Friday, February 7, 2014

Save early and save often, unless you are using SharePoint Designer

When editing a workflow in SharePoint Designer 2013, you have two options: Save and Publish. Saving is a great feature, allowing you to save your progress while modifying a workflow without affecting instances already running.


You would think if there are two versions of a workflow (published and unpublished) that you could back out of your changes and revert your working copy to the current published version.

Why would you think that?

Unfortunately not. If you made a mistake and saved, or you quickly hit the cancel button during save (which is the equivalent of betting on a horse named Lil Couch Potato), you either have two options: eventually publish those saved changes and break everything for everyone, or your published version just became the last that ever will be.


I’m not going to go into all the work it took to get to the solution, because it’s useless information, and frankly, I am having bouts of PTSD.

Basically any “saved” workflow is stored locally in SharePoint (in the database) and any “published” workflow is the saved copy, pushed to “the cloud” (Workflow Manager).

I used SharePoint Manager 2013 to try to find which hidden list the workflow files could be stored in. Turns out it is in “wfsvc”. Within that list there are folders stored by the GUID of the Definition ID of the workflow. And within that folder there are child items for the association files, a VSDX if you used Visual Designer, and the brain of your workflow “workflow.xaml”.


If you expand workflow.xaml, you will see “Versions”, and for each of those items, a copy of the file for each change that was saved. What I needed to do was go through the list of file versions to find the one before my bad save. The list is in order from earliest to latest, so I scrolled to the bottom and clicked up a few to a date before my save. I then got the ID number, which will be used in the PowerShell to get your workflow back. You could try right-clicking and deleting the SPFileVersion items that came after the version you want to bring back (which I did), but it doesn’t solve the issue.


Below is a PowerShell screen capture to show you what the properties look like. There are different levels, structured like the screen shots in SharePoint Manager above. There is a list item for the Workflow Definition (a folder), for each workflow file (a list item), and then there is a binary file for each workflow file and for each version of that workflow file. There are also versions for the list items.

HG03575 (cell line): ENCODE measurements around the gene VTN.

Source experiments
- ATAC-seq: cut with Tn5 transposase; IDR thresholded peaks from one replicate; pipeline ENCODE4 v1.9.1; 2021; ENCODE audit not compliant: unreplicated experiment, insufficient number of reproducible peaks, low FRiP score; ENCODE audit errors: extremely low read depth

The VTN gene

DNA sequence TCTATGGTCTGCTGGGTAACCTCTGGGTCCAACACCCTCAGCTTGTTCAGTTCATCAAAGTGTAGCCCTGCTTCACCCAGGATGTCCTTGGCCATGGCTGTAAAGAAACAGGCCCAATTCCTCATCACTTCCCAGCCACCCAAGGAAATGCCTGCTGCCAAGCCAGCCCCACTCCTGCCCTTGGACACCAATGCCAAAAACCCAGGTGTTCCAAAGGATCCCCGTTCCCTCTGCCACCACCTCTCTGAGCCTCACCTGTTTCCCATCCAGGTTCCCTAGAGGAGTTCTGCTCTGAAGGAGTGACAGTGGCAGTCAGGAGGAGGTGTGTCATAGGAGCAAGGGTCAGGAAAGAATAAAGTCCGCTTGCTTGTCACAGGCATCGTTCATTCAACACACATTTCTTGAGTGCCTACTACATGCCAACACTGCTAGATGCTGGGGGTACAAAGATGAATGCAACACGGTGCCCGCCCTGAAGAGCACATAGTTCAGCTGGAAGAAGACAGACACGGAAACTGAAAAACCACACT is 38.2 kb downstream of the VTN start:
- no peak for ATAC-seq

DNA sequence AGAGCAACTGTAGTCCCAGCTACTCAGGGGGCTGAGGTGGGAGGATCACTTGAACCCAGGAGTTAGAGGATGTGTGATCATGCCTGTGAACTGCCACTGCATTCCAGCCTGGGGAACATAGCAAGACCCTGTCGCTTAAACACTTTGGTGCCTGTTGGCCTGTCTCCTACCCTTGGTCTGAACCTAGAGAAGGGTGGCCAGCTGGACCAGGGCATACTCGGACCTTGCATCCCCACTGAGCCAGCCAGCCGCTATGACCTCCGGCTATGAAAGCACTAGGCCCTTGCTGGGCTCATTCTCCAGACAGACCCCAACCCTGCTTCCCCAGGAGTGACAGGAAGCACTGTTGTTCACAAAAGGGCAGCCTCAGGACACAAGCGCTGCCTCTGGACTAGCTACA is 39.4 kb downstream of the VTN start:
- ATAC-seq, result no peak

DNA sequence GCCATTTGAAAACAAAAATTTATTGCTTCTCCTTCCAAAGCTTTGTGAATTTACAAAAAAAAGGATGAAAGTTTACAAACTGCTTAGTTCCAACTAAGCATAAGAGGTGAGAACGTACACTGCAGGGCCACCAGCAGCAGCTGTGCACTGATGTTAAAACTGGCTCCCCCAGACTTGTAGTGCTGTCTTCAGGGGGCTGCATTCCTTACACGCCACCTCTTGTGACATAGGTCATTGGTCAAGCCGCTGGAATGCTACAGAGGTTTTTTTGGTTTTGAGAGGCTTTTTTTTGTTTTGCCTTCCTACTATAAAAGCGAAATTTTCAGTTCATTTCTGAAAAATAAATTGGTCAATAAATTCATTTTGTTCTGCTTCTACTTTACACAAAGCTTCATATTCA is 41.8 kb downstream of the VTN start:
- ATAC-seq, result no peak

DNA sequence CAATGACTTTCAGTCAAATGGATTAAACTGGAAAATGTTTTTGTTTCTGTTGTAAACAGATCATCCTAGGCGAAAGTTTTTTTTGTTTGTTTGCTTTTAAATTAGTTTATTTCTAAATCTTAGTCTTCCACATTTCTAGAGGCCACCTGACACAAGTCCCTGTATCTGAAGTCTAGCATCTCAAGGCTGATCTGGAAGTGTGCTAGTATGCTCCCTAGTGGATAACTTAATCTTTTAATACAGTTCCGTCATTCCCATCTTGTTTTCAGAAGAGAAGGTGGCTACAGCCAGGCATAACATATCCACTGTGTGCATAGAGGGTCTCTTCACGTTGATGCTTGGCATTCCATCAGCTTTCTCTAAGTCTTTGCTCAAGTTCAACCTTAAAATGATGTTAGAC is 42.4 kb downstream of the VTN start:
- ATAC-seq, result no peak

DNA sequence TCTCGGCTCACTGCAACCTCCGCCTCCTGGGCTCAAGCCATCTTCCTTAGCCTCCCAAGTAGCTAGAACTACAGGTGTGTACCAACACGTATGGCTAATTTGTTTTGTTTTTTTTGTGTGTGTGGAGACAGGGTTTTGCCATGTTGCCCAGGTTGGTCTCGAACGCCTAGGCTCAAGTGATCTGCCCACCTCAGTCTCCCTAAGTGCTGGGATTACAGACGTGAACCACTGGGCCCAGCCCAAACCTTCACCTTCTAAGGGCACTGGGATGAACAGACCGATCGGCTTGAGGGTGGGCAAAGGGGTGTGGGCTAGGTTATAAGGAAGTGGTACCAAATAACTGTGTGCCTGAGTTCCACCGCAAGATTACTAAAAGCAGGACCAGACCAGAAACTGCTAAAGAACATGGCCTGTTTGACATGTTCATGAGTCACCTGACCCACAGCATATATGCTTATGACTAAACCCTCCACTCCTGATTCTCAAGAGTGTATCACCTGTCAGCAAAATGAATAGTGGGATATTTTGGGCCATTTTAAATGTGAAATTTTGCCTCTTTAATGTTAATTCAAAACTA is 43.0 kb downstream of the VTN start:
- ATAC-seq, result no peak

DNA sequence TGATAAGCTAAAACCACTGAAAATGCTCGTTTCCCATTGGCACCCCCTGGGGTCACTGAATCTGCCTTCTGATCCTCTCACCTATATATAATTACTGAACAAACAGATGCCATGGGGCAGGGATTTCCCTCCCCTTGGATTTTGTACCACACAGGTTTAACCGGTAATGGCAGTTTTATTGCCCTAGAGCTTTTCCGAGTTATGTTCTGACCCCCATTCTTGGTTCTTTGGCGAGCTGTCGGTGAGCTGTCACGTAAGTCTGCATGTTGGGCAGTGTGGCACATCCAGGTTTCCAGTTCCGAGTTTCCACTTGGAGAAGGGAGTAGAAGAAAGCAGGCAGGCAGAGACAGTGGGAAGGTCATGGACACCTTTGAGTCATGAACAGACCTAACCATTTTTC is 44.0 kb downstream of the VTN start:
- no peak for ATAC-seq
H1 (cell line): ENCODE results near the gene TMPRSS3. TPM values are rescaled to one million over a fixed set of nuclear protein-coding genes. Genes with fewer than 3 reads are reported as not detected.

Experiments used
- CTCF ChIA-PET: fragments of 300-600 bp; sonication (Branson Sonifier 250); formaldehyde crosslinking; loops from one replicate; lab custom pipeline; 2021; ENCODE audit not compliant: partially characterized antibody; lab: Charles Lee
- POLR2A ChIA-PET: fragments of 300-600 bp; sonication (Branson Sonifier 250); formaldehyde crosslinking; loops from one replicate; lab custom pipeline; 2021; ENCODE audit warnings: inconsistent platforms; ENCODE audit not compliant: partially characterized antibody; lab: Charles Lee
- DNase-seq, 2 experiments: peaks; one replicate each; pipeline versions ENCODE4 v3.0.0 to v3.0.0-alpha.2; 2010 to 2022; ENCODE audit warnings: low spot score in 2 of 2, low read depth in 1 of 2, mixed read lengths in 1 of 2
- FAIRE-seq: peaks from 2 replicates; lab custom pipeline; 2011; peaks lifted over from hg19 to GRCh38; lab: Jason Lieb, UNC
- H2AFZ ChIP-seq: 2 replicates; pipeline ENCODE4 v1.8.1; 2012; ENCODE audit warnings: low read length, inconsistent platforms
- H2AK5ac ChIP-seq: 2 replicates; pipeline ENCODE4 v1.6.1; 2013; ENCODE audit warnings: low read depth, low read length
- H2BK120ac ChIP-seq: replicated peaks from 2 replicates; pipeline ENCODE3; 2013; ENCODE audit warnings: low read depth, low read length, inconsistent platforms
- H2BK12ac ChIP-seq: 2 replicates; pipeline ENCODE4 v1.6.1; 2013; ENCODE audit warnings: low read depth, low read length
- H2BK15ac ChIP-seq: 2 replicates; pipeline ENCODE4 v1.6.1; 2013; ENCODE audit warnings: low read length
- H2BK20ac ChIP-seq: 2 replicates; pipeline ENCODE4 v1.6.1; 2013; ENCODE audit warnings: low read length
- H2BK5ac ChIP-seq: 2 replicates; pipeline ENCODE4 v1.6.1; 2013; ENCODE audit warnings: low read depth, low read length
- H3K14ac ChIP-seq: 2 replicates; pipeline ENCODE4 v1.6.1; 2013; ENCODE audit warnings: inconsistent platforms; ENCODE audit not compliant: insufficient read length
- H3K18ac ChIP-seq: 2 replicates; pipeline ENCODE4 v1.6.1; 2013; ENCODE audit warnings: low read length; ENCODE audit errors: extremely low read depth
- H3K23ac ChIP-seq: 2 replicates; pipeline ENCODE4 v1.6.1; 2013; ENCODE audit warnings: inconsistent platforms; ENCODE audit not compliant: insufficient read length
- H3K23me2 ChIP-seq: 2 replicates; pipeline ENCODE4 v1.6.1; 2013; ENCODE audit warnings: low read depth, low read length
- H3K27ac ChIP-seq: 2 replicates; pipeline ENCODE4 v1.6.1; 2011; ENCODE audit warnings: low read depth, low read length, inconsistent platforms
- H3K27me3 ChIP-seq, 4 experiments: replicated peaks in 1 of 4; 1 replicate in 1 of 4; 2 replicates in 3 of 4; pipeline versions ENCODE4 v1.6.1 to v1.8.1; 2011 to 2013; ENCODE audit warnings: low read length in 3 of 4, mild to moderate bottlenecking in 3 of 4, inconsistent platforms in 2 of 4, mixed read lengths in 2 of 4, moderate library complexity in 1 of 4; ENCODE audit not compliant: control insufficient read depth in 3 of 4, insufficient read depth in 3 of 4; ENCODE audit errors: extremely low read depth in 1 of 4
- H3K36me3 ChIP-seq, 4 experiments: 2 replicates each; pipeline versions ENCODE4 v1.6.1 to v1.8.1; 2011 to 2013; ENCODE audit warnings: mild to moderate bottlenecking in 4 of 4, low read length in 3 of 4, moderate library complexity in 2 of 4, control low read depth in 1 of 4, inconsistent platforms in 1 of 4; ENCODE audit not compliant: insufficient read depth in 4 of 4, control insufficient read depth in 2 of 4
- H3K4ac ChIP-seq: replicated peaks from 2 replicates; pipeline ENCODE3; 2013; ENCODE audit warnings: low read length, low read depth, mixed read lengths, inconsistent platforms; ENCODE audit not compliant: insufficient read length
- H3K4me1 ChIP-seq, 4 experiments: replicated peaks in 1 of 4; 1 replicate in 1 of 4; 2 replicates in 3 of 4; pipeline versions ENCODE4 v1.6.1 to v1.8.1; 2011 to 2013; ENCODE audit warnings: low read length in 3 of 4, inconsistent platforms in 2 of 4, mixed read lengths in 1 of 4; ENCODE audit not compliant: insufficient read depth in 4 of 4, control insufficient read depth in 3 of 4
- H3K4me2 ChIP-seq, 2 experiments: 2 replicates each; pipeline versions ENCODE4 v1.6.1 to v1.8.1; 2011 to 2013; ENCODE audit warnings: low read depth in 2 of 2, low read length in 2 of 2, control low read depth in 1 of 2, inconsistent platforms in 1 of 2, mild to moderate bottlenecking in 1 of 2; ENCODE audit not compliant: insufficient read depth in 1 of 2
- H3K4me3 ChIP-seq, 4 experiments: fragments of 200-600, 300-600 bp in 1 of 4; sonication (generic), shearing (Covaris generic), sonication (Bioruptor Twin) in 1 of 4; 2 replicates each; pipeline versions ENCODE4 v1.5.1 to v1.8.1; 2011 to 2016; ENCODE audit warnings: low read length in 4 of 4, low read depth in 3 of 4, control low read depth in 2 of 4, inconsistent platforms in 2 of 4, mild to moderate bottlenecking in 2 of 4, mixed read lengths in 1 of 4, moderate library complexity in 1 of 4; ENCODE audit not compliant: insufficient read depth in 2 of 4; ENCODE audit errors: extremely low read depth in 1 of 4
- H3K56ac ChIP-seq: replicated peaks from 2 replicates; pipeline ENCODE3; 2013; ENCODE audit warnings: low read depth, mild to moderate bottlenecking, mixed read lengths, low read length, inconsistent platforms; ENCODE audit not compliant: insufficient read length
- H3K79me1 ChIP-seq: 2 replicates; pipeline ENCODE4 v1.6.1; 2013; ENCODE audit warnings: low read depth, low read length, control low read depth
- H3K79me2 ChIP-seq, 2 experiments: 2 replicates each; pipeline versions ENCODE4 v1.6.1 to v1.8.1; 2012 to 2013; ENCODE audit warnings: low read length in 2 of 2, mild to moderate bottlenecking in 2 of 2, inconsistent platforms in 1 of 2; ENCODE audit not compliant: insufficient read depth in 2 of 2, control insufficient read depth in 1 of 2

Are you still reading this? Because just think about that again to write this made my head hurt. But good news! It’s simpler from this point on. You can find the PowerShell below that I used to get the previous version of the workflow back and some other points about issues I came across.

$site = Get-SPSite <URL>

$rootWeb = $site.RootWeb

$workflowDefinitionList = $rootWeb.Lists["wfsvc"]

$item = $workflowDefinitionList.Items[0]







$item.SystemUpdate() # Did this, but the FileVersion property was blank.

$itemVersion = $item.Versions | where {$_.VersionId -eq 66560}

$fileVersion = $itemVersion.FileVersion

$stream = $fileVersion.OpenBinary()



So let me explain the above:

For Line 4: I am making an assumption that the first item is for workflow.xaml. You can further check to ensure that $item is indeed the workflow.xaml file.

For Lines 6-10: I made the mistake of clicking on “Visual Designer”. If you do this (or rather before you do this), make sure that everyone that will ever be editing the workflow in the future has Visio 2013 Professional installed, or that everyone will wind up being you. Because you will get a warning that it cannot be edited without it. When you do switch, some properties get added to the Workflow Definition list item (not the workflow.xaml file itself), which will cause the workflow file to be opened in Visual Designer. You can remove these properties if you are having issues.


For Lines 12 and 13: I tried using the RestoreById method, which did set the properties on the Workflow Definition list item correct, but the FileVersion property was blank.

For Lines 15-18: I got file version for the item version, sucked the binary contents of that file and shoved them into the current version of the file.

Opened in SharePoint Designer, everything was there, and everyone lived happily ever after.